Exclaim!'s Top Five Comedy Specials

Best of 2016

BY Exclaim! StaffPublished Jan 4, 2017

Our Best of 2016 albums lists by genre have been posted; here come our picks for the five best comedy specials/albums of 2016.

5. Steph Tolev
Hot N' Hungry
(Comedy Records)
On Hot N' Hungry, the debut from Steph Tolev, the Toronto comedian introduces herself to the world by pointing out every imaginable flaw about herself within the first ten minutes. Making hilarious (and mostly exaggerated) observations about her body hair, gravelly voice and weight, Tolev comes off completely empowered, beating most male comedians at their own self-deprecation game. But what makes Hot N' Hungry one of the year's best is how clever her jokes are (about crapping her pants and weighing herself in tuna on a first date), once the listener is acquainted with the pathetic picture Tolev paints of herself. When it comes to Tolev, nothing is off limits, making Hot N' Hungry a breath of dirty air. Daniel Sylvester

4. Tom Segura
Mostly Stories
This special was arguably the point that Segura went from being a good comic to a great comic. His first special, Completely Normal, was a fun debut, but Mostly Stories is on another level with the amount of unforgettable tales it packs in. From his bit about his dad telling everyone that Tommy Lee Jones is gay without any evidence, to his closer about meeting Mike Tyson and having Tyson become weirdly clingy, Mostly Stories is like the best night of campfire stories with some weird but hard-hitting sexual bits sprinkled in. An unpredictable delight that keeps you begging to know "And then what happened?" at every turn. Julianna Romanyk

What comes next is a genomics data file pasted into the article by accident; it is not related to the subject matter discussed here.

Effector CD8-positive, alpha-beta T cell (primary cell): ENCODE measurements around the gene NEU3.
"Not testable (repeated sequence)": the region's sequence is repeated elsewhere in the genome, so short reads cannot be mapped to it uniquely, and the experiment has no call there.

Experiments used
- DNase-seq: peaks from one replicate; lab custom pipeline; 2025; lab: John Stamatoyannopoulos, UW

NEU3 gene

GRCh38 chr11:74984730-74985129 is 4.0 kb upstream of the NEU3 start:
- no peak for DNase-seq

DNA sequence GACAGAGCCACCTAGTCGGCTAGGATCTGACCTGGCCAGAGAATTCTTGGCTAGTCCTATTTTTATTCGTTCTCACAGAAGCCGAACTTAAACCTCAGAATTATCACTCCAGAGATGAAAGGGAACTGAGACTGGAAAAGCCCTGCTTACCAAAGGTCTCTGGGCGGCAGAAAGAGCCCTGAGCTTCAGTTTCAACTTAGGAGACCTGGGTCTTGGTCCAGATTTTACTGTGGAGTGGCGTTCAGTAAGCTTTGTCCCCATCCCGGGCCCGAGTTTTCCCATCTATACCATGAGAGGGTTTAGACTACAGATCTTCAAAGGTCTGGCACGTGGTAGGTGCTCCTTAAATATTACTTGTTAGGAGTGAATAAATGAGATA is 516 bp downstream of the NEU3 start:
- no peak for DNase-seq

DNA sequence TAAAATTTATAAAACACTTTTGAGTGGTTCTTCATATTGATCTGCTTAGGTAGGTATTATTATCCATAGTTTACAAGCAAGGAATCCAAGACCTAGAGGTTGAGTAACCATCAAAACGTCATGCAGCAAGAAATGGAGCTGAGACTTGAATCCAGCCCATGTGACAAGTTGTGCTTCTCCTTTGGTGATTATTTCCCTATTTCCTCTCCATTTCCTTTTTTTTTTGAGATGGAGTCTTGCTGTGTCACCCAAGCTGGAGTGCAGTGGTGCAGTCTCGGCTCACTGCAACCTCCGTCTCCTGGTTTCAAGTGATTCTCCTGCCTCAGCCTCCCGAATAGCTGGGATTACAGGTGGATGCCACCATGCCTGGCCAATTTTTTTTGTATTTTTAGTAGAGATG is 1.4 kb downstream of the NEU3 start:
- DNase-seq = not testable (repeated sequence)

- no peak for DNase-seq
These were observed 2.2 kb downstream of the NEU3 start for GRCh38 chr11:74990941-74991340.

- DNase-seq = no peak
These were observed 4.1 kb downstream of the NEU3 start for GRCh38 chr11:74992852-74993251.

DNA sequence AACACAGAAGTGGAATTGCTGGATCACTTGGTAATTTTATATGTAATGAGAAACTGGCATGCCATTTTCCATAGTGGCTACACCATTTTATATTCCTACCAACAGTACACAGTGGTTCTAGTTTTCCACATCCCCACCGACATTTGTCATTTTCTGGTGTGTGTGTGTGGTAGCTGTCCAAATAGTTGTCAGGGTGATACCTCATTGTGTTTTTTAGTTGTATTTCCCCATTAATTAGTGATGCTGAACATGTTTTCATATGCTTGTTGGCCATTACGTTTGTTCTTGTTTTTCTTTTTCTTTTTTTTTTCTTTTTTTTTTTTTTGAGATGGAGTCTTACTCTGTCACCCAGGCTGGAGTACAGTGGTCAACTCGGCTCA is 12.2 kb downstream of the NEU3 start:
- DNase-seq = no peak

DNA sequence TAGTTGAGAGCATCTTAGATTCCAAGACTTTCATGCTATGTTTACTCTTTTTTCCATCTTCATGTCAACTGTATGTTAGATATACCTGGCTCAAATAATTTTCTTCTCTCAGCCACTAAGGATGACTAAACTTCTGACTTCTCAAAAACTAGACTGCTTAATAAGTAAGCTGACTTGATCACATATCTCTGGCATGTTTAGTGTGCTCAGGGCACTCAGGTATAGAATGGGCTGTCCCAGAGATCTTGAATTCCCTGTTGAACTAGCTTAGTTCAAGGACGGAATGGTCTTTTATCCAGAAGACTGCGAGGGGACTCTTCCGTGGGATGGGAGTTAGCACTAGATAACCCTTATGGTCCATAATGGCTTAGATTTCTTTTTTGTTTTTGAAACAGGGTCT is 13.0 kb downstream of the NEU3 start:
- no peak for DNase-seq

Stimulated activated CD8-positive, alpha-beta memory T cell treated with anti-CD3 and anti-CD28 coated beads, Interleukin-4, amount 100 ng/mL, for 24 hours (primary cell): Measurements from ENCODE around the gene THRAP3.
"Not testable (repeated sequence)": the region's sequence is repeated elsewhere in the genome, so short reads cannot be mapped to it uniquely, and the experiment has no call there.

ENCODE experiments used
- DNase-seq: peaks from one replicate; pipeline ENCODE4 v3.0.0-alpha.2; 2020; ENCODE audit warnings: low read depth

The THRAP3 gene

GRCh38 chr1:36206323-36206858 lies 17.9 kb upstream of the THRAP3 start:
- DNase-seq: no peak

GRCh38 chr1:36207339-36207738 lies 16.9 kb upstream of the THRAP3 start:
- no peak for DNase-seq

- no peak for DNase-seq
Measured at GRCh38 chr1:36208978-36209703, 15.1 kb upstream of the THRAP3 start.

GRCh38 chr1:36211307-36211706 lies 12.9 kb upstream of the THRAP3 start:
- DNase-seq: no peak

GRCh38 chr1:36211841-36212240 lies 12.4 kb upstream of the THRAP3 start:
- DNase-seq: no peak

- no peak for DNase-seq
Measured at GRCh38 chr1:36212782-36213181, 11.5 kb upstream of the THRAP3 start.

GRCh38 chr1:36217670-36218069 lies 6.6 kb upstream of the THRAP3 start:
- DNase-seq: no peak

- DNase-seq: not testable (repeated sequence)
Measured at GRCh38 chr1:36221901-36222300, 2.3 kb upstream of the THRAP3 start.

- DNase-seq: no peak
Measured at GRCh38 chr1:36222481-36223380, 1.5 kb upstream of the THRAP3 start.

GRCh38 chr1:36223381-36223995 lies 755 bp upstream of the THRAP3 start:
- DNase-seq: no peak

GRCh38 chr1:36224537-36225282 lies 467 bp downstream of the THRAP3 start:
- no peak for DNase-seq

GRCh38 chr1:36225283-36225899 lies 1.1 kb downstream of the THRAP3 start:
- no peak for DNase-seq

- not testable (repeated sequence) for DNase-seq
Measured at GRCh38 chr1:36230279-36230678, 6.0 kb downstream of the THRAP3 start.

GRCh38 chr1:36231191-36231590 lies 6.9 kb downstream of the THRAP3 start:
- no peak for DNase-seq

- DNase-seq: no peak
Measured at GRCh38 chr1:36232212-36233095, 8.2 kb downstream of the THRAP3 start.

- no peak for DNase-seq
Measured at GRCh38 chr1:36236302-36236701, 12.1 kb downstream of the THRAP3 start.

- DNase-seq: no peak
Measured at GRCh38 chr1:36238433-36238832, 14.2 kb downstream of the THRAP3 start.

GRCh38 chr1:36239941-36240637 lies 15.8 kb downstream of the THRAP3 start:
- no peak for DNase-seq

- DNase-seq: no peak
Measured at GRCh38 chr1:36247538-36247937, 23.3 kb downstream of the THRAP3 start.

3. Ali Wong
Baby Cobra
(Comedy Dynamics)
This is arguably the strongest debut special of the decade. Everyone focuses on the fact that she did it while seven-and-a-half months pregnant, but that should just be an impressive side note when looking at this special. Her hour is carefully woven with an overarching theme that slowly builds and pays off in her closer; her writing sharply pulls off insane feats like going against modern notions of feminism while still making everybody laugh; and her delivery is basically flawless. I'm positive we'll see Ali Wong killing equally hard in future specials, pregnant or not. Julianna Romanyk

2. Patton Oswalt
Talking for Clapping
Released one the day after his wife, Michelle McNamara, passed away, Patton Oswalt's seventh comedy special was destined to be viewed through a different lens than originally intended. His bits about the enduring optimism he possesses when raising his daughter, or how stingy his doctor had become with prescribing painkillers, take on a new, eerie meaning (in an interview, Oswalt speculated that his wife may have died from an accidental Xanax overdose). But what makes his 90-minute performance so buoyant and enjoyable is Oswalt's ability to draw the audience member in, even when his material becomes extremely personal. On Talking for Clapping, Oswalt's comedy comes off extraordinarily honest and real, completely unaware just how real his life would soon become. Daniel Sylvester

1. Gary Gulman
It's About Time
Late in the fall, comedians like Patton Oswalt and Josh Gondelman shared Gary Gulman's Conan appearance from July with their followings, marvelling at his comedic daring in using a coveted TV spot to just go all in with a single, long, disarmingly brilliant bit about the history of U.S. state abbreviations.
The anecdote is from Gulman's latest special, which is a masterful display by a total pro who's ready to go. It's genuinely fun watching Gulman whip through vivid descriptions or drop subtle, blink-and-you-miss-them pop culture references so eloquently. He's just so ready for this show; you can tell he's just barely able to curb his enthusiasm to perform. Smart, self-assured, and clearly in command of both his material and the moment, Gary Gulman's slow-build riffs on everything from phones to rude shopping-cart etiquette are funny and insightful. Vish Khanna

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